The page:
More and more editors are working from home, but is this a good thing for the Editor, the Producer, the Director or the film? Freelance Editor and ProductionBase member, Guy Ducker, takes a look.
As I write, I’ve just had my first day’s work outside my flat in about four months (thank you to the good people of I-Motus). It’s not that I’ve been idle during these months: I’ve just had an unusually long run of jobs where I’ve been cutting from home on my trusty iMac. I’d joined the ranks of the stay-at-home editors (emendator domesticus). This phenomenon is comparatively recent. It’s been theoretically possible for some time: we’ve been able to run Final Cut Pro from a consumer Mac for many years and Avid Media Composer (my preferred weapon) released an affordable ‘software only’ version in 2006. But what has made the real difference is the sudden dominance over the last two or three years of cameras that record straight to hard drive. No longer do editors need hefty tape decks and expensive interfaces to get the pictures in and out of their editing machines. If you have a system set up at home, you hardly need to lift yourself from your chair. The material comes to you on a drive, and the finished cut can be returned on the same drive or via an FTP site. If you like, you can even avoid meeting the producer and director – uploading cuts direct to Vimeo or similar sites, so they can watch them without leaving their homes. Filmmakers might never need to leave the house again.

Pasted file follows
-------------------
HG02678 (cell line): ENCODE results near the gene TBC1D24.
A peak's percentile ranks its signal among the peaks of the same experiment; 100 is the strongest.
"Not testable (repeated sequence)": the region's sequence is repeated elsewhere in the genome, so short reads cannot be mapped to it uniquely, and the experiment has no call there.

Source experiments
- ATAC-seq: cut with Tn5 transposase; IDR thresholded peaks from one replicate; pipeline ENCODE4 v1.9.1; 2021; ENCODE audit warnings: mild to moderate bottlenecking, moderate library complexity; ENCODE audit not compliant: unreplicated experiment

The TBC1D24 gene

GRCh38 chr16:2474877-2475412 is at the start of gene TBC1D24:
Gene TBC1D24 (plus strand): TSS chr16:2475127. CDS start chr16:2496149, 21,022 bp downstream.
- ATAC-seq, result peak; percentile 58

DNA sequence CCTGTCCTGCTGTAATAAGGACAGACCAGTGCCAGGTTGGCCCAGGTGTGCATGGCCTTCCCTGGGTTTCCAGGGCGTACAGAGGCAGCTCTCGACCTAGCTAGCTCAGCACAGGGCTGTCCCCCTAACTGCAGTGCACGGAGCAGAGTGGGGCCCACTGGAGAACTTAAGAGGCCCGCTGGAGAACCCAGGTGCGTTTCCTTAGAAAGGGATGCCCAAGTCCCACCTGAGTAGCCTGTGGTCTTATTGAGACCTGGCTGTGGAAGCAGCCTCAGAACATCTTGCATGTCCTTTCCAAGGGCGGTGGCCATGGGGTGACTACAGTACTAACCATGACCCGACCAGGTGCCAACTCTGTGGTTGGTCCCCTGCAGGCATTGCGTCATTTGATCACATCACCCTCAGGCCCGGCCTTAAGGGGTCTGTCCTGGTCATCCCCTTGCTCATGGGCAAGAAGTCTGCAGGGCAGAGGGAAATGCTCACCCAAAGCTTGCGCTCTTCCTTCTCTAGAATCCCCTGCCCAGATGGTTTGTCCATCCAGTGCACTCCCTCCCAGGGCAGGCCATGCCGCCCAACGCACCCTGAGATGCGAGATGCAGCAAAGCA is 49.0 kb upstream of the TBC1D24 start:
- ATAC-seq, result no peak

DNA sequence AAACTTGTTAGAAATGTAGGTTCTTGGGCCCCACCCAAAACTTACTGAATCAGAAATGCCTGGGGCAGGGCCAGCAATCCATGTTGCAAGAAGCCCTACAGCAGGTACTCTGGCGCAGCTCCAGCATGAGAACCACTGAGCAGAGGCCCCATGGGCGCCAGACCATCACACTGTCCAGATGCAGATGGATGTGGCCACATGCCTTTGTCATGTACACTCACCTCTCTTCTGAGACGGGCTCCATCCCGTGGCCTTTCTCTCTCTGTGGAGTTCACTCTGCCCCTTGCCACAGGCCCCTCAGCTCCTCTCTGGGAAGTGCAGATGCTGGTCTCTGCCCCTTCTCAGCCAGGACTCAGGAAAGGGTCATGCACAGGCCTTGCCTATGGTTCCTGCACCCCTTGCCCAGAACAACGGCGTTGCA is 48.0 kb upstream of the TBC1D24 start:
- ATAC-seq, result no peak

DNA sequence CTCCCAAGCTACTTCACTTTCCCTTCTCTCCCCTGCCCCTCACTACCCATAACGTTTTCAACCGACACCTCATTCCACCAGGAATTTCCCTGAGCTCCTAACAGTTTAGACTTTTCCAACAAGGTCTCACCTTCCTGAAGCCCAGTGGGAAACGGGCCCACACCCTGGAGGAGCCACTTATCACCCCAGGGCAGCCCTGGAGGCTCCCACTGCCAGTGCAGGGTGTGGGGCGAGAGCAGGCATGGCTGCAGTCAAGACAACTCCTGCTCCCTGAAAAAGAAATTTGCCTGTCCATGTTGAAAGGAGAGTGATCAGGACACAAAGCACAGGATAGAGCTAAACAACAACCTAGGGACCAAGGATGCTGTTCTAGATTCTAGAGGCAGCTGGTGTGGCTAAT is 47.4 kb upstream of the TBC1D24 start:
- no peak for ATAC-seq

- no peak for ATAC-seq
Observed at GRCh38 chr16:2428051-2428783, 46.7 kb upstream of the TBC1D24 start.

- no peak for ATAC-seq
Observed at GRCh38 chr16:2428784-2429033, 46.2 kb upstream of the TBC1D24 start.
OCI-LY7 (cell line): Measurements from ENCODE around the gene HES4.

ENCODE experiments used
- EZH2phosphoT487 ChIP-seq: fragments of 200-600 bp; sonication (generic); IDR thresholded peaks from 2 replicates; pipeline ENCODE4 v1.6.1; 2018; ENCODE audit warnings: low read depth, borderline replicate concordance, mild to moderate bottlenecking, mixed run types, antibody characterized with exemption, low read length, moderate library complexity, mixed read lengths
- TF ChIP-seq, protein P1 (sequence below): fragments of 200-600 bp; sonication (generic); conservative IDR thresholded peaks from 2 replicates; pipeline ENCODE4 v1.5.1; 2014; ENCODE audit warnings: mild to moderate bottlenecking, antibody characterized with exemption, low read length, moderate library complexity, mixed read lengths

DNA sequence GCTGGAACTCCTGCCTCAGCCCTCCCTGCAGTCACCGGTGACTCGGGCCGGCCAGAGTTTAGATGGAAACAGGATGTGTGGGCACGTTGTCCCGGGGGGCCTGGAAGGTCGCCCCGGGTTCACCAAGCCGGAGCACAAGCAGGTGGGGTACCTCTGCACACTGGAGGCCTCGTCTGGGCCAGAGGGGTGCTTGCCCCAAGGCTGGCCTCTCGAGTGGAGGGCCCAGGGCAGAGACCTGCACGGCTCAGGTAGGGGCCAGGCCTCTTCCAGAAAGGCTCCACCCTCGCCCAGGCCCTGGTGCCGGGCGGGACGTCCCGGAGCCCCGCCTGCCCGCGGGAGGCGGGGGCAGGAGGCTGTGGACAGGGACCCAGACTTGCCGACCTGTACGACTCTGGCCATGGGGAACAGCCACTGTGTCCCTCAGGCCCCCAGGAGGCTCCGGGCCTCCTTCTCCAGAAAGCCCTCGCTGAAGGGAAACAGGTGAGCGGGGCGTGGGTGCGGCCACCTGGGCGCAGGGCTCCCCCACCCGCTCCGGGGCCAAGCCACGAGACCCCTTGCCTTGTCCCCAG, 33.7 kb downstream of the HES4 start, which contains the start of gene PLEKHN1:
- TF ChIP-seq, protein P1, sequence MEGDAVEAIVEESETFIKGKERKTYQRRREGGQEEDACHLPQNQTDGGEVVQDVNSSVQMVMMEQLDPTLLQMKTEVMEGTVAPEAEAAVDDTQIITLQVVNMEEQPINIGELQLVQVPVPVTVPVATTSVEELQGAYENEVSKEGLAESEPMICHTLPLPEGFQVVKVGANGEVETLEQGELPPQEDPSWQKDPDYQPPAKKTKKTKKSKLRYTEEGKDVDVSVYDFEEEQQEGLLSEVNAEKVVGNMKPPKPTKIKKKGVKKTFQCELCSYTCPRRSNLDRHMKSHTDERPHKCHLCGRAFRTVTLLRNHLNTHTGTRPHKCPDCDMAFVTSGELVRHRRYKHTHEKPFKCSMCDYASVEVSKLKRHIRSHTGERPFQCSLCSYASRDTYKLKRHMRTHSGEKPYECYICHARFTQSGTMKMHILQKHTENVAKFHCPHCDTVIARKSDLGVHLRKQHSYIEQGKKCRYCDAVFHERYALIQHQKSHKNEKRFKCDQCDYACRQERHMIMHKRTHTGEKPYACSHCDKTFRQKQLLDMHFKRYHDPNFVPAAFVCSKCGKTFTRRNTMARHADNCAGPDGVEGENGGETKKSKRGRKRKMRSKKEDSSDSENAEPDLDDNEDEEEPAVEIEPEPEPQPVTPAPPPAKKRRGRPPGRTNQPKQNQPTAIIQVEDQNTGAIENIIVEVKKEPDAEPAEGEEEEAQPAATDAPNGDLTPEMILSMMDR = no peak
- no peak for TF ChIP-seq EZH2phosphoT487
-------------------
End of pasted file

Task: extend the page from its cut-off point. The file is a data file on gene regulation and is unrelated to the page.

But is this a good thing?